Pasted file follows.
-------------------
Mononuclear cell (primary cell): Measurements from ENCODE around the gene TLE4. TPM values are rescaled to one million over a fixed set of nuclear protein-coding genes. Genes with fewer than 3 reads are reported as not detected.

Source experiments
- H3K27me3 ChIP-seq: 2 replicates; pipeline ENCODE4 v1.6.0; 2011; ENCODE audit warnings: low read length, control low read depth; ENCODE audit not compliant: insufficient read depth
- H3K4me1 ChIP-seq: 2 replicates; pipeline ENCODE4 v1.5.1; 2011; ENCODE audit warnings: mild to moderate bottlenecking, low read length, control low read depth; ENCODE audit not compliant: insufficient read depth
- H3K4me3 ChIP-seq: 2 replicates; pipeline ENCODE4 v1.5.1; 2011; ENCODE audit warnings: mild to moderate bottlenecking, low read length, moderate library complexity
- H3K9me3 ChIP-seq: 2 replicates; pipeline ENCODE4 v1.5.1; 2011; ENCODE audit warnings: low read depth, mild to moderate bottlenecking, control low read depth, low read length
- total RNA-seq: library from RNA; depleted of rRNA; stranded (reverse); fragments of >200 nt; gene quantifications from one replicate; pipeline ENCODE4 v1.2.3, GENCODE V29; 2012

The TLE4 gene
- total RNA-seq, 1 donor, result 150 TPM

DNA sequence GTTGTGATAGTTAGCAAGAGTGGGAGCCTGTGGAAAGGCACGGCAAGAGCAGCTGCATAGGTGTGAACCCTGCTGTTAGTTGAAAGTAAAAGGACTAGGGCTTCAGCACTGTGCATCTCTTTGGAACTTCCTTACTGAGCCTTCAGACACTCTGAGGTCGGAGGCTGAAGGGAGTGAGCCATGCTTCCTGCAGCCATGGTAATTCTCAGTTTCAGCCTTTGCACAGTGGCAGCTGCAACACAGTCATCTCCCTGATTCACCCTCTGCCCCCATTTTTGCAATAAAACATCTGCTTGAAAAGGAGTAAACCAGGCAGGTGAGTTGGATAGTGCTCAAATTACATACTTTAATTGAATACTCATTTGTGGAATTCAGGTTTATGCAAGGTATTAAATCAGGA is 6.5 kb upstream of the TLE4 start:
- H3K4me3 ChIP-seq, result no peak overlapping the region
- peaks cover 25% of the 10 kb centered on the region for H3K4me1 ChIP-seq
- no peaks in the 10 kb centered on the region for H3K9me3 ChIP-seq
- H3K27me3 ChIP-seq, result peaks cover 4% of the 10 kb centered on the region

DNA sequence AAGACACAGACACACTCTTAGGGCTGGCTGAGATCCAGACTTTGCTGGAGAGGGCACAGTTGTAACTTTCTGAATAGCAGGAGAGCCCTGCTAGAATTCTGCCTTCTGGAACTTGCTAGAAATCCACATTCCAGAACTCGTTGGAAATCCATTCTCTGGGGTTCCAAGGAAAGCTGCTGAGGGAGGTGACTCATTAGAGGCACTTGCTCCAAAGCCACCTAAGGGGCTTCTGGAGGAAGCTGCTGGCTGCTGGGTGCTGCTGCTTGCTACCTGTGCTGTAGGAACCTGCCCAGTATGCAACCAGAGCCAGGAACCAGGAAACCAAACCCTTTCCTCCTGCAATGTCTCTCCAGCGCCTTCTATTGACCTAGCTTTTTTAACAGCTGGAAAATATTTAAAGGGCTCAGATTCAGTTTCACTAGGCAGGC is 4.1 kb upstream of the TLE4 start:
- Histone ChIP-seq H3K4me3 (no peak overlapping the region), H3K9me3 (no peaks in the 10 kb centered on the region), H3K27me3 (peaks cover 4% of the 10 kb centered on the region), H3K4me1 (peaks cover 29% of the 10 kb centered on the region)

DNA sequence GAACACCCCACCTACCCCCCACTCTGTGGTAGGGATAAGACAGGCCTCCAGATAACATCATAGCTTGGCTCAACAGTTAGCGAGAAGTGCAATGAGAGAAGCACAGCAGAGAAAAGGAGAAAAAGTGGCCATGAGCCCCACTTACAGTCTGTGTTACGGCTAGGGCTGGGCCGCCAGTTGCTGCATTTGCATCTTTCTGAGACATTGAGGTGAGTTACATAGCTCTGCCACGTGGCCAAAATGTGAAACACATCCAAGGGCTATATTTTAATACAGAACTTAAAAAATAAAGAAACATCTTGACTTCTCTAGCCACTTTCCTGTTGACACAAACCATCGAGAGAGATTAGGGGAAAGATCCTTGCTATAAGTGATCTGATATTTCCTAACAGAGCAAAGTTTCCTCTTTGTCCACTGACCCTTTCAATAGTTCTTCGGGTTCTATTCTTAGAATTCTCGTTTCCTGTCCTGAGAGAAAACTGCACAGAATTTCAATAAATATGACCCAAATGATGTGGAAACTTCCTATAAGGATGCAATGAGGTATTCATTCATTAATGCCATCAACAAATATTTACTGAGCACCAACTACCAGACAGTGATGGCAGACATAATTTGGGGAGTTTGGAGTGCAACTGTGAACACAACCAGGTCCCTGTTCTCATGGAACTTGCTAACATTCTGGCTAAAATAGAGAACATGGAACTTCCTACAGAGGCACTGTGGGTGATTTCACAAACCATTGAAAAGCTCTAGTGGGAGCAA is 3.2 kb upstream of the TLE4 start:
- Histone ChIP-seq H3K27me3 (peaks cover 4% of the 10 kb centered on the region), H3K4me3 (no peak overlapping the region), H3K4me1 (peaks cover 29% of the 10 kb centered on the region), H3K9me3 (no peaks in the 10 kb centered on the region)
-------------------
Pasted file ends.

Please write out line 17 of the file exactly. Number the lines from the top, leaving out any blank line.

DNA sequence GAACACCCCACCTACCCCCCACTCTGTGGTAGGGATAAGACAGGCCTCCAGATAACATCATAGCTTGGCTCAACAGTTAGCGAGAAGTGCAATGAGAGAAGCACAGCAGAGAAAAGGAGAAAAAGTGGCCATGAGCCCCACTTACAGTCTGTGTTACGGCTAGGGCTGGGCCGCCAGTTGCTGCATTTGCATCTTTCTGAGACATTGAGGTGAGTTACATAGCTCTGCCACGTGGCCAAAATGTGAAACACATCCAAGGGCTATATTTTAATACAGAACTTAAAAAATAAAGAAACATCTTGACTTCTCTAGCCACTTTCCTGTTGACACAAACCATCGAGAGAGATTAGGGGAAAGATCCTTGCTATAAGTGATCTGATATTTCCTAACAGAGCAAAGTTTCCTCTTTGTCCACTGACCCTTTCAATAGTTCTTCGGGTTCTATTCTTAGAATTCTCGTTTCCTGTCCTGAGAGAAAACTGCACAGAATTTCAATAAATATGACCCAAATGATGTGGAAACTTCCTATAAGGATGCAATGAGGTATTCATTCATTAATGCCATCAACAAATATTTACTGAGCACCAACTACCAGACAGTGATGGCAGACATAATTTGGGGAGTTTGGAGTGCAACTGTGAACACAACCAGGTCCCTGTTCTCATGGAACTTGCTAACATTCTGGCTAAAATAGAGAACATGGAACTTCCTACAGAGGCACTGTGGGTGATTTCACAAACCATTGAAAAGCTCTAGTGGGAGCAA is 3.2 kb upstream of the TLE4 start: